Grammar Girl: What’s your favorite word and why?
Mikita Brottman: I don’t have a single favorite. Words with an X or Q in them are always appealing. I also like words with Latin prefixes or suffixes—I like the logic of the system. And I was thinking earlier this morning about how much I like the word “creeper.”
GG: What’s a word you dislike (either because it’s overused or misused) and why?
MB: Words and phrases that annoy me at the moment are “robust,” “equity,” “utilize,” “modality,” and “functionality.” They’re clumsy, awkward, confusing attempts to express very simple concepts.
GG: What word will you always misspell?
MB: “Embarrass” is a tough one.
I like words with Latin prefixes or suffixes—I like the logic of the system.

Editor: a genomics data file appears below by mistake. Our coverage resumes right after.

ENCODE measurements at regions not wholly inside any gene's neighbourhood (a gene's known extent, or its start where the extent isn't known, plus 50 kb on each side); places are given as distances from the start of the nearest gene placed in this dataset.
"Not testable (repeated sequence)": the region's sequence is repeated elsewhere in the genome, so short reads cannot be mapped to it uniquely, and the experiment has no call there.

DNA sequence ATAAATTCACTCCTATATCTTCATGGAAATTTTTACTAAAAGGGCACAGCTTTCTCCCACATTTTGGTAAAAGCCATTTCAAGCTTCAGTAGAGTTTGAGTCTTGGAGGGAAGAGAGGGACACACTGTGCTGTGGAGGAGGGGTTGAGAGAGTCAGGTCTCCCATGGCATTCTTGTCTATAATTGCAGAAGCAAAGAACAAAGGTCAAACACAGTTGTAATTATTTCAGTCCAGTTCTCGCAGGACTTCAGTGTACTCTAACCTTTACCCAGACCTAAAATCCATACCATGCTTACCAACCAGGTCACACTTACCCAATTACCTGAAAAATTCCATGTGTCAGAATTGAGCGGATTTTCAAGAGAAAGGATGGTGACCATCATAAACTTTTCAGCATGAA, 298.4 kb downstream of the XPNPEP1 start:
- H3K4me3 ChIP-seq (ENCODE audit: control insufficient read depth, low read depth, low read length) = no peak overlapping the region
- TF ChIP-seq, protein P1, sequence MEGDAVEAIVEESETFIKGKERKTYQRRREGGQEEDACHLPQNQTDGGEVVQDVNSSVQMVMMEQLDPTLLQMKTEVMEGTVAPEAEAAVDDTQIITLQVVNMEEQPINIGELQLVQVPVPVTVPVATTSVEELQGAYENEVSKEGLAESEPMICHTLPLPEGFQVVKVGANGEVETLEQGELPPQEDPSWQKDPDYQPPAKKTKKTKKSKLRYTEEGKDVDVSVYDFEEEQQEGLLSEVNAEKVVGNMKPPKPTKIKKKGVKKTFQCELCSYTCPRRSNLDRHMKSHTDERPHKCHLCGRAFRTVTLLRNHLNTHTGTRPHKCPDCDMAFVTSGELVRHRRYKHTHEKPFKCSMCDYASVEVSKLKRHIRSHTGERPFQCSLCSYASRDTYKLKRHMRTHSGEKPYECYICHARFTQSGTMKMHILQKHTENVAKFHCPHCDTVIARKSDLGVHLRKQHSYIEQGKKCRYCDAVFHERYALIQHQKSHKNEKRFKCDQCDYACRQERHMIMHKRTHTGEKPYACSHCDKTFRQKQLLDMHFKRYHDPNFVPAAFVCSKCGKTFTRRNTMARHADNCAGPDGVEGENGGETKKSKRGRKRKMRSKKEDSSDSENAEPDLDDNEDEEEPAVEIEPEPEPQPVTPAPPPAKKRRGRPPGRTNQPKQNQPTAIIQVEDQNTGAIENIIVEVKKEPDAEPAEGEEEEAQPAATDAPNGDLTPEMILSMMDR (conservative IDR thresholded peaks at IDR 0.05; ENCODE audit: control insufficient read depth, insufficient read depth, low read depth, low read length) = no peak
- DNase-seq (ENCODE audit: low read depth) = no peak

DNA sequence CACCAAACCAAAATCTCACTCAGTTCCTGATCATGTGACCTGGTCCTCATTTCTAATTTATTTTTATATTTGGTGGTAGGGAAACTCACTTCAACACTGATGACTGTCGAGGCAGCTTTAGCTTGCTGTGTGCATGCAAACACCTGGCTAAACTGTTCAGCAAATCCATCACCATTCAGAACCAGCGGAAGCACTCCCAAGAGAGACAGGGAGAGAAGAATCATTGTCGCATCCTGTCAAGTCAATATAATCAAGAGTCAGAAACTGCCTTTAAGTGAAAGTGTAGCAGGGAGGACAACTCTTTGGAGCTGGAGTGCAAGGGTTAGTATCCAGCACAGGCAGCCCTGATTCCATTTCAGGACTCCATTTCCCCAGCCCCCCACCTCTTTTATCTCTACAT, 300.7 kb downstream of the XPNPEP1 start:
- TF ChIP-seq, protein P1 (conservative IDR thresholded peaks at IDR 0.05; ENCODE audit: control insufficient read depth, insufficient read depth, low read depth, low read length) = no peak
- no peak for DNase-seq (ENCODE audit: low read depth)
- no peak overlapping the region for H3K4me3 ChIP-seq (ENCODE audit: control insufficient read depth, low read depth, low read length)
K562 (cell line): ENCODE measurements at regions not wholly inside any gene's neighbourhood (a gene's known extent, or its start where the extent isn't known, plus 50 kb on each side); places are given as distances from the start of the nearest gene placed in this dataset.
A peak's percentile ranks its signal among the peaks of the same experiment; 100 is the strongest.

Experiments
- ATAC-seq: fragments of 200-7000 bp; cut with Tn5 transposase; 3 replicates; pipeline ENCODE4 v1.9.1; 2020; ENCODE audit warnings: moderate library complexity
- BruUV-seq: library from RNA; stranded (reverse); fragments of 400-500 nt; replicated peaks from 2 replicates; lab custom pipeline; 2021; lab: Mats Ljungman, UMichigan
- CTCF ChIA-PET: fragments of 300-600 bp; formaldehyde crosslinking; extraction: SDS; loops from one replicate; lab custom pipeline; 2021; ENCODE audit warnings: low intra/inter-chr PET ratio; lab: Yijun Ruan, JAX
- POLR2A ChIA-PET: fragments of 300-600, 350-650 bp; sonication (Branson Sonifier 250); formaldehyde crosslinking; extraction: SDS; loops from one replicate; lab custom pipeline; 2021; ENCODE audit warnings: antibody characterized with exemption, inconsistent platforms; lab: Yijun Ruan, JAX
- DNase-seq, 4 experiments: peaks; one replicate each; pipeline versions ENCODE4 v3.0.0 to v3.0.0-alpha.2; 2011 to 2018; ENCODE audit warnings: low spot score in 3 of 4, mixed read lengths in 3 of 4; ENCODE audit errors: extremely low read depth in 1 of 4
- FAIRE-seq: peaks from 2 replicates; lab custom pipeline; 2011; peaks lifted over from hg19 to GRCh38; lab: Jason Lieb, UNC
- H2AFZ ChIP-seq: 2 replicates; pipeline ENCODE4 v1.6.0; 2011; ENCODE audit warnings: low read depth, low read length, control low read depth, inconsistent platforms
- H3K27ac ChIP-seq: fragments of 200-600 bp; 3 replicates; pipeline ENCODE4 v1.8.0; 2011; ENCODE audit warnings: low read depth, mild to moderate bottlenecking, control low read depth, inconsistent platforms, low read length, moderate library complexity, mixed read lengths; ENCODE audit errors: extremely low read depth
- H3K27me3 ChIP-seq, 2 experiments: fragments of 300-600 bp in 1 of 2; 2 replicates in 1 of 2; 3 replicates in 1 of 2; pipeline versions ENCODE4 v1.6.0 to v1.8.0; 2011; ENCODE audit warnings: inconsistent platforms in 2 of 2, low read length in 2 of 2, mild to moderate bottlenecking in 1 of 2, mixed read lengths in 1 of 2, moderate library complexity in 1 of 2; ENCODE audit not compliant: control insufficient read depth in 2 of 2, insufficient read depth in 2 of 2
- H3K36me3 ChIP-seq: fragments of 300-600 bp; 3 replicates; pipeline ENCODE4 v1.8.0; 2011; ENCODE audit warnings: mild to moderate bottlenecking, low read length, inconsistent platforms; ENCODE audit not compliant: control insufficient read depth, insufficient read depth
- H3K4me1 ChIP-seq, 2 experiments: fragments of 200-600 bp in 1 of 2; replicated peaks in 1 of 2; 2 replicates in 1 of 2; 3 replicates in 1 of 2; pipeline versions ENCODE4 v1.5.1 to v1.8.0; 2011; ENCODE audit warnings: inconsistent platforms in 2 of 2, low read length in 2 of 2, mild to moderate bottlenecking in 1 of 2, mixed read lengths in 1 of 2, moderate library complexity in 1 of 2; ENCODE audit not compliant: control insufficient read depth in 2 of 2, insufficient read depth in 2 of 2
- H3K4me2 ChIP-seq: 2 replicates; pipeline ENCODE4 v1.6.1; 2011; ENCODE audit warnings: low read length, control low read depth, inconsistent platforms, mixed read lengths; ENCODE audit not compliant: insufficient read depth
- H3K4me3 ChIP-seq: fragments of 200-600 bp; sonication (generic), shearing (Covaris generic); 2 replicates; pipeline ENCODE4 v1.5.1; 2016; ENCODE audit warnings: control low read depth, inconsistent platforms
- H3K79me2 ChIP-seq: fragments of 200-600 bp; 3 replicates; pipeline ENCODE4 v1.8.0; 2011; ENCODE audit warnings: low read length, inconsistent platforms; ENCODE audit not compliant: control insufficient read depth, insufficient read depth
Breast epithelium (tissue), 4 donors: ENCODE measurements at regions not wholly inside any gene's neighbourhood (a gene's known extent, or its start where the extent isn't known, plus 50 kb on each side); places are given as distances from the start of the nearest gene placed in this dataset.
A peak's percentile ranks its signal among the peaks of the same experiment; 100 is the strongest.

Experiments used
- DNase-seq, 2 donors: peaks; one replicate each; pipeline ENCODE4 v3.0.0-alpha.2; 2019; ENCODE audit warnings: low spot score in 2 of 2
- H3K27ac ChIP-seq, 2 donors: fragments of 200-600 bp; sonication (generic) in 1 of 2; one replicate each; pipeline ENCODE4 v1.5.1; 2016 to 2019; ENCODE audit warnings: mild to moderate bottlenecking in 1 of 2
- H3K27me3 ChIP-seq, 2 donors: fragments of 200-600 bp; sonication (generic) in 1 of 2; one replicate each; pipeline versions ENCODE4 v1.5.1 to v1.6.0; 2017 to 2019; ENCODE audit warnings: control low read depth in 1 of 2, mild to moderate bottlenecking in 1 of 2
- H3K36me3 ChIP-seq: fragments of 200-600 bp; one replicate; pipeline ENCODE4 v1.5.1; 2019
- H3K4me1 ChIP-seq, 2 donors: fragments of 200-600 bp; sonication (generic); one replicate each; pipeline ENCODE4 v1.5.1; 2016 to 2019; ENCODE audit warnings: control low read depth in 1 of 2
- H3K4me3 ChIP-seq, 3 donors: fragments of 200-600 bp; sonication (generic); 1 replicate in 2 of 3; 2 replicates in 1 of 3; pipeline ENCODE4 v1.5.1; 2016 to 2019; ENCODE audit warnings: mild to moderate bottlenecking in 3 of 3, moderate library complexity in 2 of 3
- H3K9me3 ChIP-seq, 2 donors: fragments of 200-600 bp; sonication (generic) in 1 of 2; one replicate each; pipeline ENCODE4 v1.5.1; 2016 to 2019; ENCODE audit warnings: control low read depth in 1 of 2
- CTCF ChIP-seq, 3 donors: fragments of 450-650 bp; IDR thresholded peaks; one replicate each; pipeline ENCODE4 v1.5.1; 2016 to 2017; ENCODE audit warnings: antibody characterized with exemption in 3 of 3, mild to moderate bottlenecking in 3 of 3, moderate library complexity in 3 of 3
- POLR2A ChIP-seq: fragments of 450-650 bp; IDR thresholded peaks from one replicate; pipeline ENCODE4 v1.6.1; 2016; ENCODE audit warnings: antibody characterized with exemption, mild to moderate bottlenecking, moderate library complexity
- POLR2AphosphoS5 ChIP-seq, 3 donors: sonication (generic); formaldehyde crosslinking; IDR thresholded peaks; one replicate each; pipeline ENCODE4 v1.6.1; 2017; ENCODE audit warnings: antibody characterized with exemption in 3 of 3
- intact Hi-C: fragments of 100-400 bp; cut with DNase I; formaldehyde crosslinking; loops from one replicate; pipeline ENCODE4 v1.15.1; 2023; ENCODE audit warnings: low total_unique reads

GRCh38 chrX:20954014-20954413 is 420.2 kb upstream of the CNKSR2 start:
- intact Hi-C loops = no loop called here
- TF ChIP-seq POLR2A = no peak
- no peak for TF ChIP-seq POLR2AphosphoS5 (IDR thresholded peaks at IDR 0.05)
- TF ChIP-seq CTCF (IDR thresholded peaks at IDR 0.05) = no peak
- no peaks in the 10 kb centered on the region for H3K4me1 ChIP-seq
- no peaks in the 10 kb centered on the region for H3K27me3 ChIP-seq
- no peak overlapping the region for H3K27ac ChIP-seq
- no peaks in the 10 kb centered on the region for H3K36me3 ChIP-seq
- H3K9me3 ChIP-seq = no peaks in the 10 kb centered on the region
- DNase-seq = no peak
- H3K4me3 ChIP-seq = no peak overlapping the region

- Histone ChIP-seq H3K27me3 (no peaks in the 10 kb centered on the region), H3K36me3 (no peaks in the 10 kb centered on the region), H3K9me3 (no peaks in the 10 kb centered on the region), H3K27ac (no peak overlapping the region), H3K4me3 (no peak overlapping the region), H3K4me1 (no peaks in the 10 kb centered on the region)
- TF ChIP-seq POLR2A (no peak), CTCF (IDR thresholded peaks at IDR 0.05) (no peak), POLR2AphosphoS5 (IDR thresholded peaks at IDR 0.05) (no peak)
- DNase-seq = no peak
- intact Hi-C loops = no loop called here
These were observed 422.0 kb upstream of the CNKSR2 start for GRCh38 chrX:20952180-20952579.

GG: What word (or semblance of a word) would you like to see added to the dictionary? Why?
MB: A word for the letdown you feel when you taste something and it’s an artificial version of the real thing (eg. fake cream, processed cheese, instant coffee, etc).
GG: Any grammar pet peeves we should know about?
MB: It’s not a pet peeve, but it always bothers me when a writer can’t picture what they’re saying. Dangling modifiers, mixed metaphors, abstract nouns, cliches, lack of precision—these all impede clarity.
It always bothers me when a writer can’t picture what they’re saying. Dangling modifiers, mixed metaphors, abstract nouns, cliches, lack of precision—these all impede clarity.
GG: Do you have a favorite quote or passage from an author you’d like to share?
MB: “Although we read with our minds, the seat of artistic delight is between the shoulder blades. That little shiver behind is quite certainly the highest form of emotion … Let us worship the spine and its tingle.” Vladimir Nabokov.
GG: What grammar, wording, or punctuation problem did you struggle with this week?
MB: I always struggle with getting the rhythm of my sentences right. And once I’ve fixed the rhythm, how do I vary that rhythm as the paragraph unfolds?